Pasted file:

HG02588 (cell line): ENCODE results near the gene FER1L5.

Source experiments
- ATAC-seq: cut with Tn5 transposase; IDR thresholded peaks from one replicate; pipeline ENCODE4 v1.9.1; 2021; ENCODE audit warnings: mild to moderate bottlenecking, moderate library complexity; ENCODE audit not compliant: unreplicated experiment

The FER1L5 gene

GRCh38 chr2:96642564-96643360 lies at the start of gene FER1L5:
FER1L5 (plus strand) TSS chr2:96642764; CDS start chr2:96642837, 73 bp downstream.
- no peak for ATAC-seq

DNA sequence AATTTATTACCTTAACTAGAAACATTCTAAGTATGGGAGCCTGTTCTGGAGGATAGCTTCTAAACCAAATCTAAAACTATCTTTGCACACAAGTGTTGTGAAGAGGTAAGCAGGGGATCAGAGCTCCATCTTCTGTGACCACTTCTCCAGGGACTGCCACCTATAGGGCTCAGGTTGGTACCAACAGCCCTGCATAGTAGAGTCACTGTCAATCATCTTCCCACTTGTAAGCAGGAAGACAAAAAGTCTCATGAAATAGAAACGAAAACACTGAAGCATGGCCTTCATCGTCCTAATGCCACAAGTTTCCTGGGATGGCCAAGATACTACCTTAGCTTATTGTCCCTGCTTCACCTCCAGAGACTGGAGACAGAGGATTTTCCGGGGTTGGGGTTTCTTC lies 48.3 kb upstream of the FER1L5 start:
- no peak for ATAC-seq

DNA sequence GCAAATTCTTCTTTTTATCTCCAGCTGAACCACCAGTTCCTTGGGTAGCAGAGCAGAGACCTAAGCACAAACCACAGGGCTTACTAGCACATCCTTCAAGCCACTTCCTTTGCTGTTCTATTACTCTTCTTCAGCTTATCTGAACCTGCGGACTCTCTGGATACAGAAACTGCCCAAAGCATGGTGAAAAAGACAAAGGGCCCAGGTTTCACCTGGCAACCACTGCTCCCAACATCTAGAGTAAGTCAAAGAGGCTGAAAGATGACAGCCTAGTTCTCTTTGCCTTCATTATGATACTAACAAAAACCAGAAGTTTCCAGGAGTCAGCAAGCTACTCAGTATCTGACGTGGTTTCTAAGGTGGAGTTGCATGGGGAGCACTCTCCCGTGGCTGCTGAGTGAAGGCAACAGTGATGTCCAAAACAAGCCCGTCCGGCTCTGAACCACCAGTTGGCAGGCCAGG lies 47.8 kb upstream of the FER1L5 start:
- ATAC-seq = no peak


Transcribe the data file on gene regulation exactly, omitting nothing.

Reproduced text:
HG02588 (cell line): ENCODE results near the gene FER1L5.

Source experiments
- ATAC-seq: cut with Tn5 transposase; IDR thresholded peaks from one replicate; pipeline ENCODE4 v1.9.1; 2021; ENCODE audit warnings: mild to moderate bottlenecking, moderate library complexity; ENCODE audit not compliant: unreplicated experiment

The FER1L5 gene

GRCh38 chr2:96642564-96643360 lies at the start of gene FER1L5:
FER1L5 (plus strand) TSS chr2:96642764; CDS start chr2:96642837, 73 bp downstream.
- no peak for ATAC-seq

DNA sequence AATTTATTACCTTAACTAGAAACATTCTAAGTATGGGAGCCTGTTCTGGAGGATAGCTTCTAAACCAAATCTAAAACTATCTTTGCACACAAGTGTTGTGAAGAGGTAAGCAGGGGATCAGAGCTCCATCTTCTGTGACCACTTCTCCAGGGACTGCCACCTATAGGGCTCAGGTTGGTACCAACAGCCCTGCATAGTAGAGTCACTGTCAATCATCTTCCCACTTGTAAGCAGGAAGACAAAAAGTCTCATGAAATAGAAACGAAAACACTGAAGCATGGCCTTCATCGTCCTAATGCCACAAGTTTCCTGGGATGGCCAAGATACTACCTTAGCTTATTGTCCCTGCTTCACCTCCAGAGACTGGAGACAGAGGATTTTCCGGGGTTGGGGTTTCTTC lies 48.3 kb upstream of the FER1L5 start:
- no peak for ATAC-seq

DNA sequence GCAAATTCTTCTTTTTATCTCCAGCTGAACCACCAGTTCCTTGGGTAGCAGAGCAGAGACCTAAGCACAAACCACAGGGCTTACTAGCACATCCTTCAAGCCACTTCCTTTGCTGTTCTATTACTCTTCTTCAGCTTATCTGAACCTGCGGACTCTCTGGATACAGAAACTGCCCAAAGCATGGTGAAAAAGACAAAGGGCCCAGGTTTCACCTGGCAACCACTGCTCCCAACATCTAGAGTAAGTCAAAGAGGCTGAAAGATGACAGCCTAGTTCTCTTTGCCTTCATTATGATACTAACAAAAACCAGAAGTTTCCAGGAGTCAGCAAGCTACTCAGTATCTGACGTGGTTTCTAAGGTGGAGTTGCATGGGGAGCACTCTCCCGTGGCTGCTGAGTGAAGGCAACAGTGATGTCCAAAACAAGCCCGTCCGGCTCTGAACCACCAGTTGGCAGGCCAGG lies 47.8 kb upstream of the FER1L5 start:
- ATAC-seq = no peak